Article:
WASHINGTON (Reuters) – Allergan Inc’s wrinkle-filler Botox and a similar product must carry a strong warning about the risks of severe complications if the injected botulinum toxin spreads in the body, U.S. regulators said today.
The Food and Drug Administration said the move followed the investigation of deaths and hospitalizations of children, most of whom were given one of the products to treat cerebral palsy. Most harm in adults occurred after treatment of spasticity or cervical dystonia, the FDA said.
The agency said "no definitive serious adverse events" related to toxin spread had been identified with dermatologic use of Botox at specific approved doses.
Deaths were reported in adults, but "it is not possible to attribute them to the botulinum toxin because the patients also suffered from complications of their pre-existing conditions," the FDA said.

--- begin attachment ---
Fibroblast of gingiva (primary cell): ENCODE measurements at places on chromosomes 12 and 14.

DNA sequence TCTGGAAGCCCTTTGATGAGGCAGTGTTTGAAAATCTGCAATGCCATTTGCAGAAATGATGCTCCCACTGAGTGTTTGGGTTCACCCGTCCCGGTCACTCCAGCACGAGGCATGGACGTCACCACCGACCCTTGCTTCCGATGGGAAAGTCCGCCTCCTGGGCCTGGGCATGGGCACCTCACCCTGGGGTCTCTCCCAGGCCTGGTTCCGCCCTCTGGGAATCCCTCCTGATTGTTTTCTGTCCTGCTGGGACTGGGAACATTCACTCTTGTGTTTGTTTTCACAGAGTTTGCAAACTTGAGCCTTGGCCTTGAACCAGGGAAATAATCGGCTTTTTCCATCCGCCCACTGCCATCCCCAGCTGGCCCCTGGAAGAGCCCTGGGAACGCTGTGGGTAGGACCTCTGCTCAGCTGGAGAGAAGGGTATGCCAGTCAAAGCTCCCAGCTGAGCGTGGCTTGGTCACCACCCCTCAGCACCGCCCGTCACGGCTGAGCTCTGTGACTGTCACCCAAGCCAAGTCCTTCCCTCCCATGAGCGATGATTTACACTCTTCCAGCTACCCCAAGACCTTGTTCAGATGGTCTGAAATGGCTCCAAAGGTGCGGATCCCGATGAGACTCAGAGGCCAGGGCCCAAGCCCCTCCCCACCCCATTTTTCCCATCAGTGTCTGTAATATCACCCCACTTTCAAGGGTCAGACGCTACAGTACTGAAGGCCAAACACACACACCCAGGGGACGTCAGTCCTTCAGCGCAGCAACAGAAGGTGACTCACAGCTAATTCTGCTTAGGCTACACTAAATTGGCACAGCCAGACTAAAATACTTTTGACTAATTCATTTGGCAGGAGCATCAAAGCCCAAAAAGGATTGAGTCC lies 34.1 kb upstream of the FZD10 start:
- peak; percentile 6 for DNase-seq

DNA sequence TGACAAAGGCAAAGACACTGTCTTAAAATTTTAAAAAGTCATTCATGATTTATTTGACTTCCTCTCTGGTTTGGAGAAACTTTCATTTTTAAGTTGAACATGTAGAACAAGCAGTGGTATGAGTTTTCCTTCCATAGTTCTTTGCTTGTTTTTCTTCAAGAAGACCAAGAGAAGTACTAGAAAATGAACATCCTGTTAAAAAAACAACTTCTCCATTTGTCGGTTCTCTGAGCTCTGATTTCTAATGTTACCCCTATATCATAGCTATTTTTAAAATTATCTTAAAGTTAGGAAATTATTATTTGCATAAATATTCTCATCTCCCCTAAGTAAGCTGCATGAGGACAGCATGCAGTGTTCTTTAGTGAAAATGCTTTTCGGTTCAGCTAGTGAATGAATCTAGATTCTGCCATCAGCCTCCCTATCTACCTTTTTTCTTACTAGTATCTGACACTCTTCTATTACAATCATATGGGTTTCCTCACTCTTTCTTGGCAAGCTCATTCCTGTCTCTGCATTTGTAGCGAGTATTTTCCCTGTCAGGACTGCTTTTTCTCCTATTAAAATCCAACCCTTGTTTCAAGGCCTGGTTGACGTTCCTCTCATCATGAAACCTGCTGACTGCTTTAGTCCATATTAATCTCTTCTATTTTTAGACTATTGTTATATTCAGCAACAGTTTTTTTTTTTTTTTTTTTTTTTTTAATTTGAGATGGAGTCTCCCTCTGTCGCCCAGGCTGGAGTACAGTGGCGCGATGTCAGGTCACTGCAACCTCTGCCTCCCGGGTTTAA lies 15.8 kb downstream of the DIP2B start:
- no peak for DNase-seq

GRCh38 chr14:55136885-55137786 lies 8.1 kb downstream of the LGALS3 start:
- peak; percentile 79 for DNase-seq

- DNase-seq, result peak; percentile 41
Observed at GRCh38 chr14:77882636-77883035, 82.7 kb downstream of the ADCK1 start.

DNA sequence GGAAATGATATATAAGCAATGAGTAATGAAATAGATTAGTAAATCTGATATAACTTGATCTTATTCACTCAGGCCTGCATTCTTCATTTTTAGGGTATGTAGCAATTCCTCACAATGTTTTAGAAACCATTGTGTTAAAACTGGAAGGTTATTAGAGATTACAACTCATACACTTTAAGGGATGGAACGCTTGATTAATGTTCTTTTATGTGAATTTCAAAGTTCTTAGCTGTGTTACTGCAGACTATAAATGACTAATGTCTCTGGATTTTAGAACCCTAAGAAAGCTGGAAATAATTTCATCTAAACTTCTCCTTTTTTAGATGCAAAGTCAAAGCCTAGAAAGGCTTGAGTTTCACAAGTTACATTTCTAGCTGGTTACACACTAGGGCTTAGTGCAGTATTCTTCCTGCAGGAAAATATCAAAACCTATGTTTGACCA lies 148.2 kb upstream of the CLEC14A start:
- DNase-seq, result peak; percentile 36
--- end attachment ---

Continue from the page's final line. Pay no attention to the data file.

Allergan shares were down 3.5 percent to $45.65 in afternoon trading on the New York Stock Exchange.
The FDA said the information must be highlighted in a boxed warning, the strongest type for prescription drugs. The action applies to Botox and Myobloc, made by Solstice Neurosciences Inc.
Allergan said in a statement the company would work with the FDA to update the label for Botox. An official at Solstice Neurosciences could not immediately be reached.
Earlier on Thursday, Medicis Pharmaceutical Corp and Ipsen announced they had received FDA approval for a rival product called Dysport. The companies said they also were asked to include a boxed warning about the risks if the toxin spreads.
(Reporting by Lisa Richwine; Editing by Tim Dobbyn)